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16 March 2016

Liza Lim's Tree of Codes and the ephemerality of life

One of the bird costumes for <em>Tree of Codes</em> Image: One of the bird costumes for Tree of Codes  
© Massimo Furlan

Liza Lim's new opera Tree of Codes is about to receive its world premiere in Cologne, Germany on 9 April 2016. In this interview, Lim talks about her libretto, based on several literary sources, her approach to story-telling, and how the close collaboration with trusted musicians - of MusikFabrik, and ELISION - continues to influence her work.

Anni Heino: Your forthcoming opera Tree of Codes is full of layers of meaning and intertextual detail - the starting point of the libretto alone is unusual: Tree of Codes by Jonathan Safran Foer is a kind of literary sculpture, in which the writer-sculptor has, literally, cut and carved words out of an earlier literary work, Bruno Schulz's collection of short stories entitled Street of Crocodiles (the title, created by cutting out letters from the original title, is a case in point). You've also included work of Goethe, and Michel Foucault, in the libretto that you devised yourself. How important, in the end, are these literary sources? The fact that there are many and they have been combined or substantially reworked could suggest that part of the idea has been to liberate the composer - yourself - from being a slave of a single text?

Footage from the Three of Codes rehearsals in Cologne (Youtube).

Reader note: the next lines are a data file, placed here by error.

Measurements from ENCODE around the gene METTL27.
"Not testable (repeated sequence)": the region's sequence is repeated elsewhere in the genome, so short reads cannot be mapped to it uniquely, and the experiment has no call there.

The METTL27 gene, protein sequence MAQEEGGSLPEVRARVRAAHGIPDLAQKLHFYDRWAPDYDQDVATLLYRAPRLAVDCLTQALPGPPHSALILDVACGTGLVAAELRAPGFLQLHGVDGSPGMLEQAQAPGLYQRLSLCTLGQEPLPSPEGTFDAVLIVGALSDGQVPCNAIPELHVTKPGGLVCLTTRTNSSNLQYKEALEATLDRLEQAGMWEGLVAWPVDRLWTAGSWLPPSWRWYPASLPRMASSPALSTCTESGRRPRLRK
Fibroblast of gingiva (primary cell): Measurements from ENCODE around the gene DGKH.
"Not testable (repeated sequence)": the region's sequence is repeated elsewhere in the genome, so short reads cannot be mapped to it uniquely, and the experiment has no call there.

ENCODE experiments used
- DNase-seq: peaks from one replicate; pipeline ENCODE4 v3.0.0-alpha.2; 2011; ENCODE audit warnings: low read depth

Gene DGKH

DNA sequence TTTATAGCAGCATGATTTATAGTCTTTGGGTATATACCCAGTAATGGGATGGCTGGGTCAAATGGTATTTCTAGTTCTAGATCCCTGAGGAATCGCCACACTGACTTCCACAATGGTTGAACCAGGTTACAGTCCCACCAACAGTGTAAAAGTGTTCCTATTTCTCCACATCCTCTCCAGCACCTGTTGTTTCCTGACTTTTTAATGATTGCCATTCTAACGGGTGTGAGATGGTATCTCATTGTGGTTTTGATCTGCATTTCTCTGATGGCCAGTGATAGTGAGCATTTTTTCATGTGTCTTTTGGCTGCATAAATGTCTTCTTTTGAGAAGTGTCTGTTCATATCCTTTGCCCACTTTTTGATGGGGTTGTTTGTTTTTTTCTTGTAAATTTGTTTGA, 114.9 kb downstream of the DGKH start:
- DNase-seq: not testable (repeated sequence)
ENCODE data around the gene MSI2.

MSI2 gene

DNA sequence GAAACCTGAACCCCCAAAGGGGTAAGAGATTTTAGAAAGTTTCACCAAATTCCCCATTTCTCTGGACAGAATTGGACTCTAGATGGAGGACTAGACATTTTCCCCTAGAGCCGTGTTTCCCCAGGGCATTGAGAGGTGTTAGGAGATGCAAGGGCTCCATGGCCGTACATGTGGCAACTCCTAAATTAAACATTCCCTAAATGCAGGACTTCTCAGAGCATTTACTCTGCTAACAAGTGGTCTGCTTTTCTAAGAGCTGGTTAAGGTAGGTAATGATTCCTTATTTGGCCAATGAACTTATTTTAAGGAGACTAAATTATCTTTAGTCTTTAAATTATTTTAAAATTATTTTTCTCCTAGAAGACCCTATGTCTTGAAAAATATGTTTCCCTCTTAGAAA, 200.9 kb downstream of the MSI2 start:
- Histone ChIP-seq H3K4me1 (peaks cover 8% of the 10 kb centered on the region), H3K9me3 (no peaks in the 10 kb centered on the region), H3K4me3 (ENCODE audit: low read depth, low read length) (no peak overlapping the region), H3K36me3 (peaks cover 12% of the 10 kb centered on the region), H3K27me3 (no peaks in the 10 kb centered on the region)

Liza Lim: Slavery? Liberation? Those are not my coordinates. It was simply fun to work with the texts and shape the libretto myself. The world of Bruno Schulz, out of which Jonathan Safran Foer created his book, is so multi-faceted - one could read and cut out many new stories from it and, in a way, that's what I also did, in addition to using Safran Foer's choices. Safran Foer comments that dealing with it was a bit like working with the kabbalah - every combination of letters and words gives rise to new meanings. I actually wrote a work for Ensemble Modern, called Street of Crocodiles (1995), as a response to Schulz's fiction as well as a response to the magical production I saw based on it, presented by Simon McBurney's Théâtre de Complicité at the Sydney Festival way back in 1993. So actually I've had ideas at the back of my mind for an operatic or theatrical work based on this for 20-odd years! But certainly, it was seeing the incredible 'cut-out' structure of the Safran Foer book, where one can read through several layers of pages, glimpsing a changing architecture of words and meanings, that really blew me away when I bought the book at Christmastime in 2010, and I immediately proposed the idea of doing an opera to Ensemble MusikFabrik.

In terms of the other texts in the libretto, Goethe's Der Erlkönig is referenced by Schulz so that's why that's there, and my elaboration of a section about madness drawing on Foucault's work also came out of the reading of Schulz.

AH: There is an outline of a plot to do with a son who idolises his father, then witnesses his downfall. There are mythical elements such as two-headed birds, and some parts of the music have slightly old-fashioned titles suggestive of storytelling - 'ballad' and 'a boat song' - is the telling of a story important for you? Or is it less about a linear story and more about ideas, and about creating a space?

LL: Different parts of the opera play with song conventions: they might start out with a familiar element, which then becomes something else. Actually, there's a lot of 'song' in the opera - much of the writing for the baritone and soprano is highly lyrical but, at times, this lyricism gets turned on its head and inverted into something darker.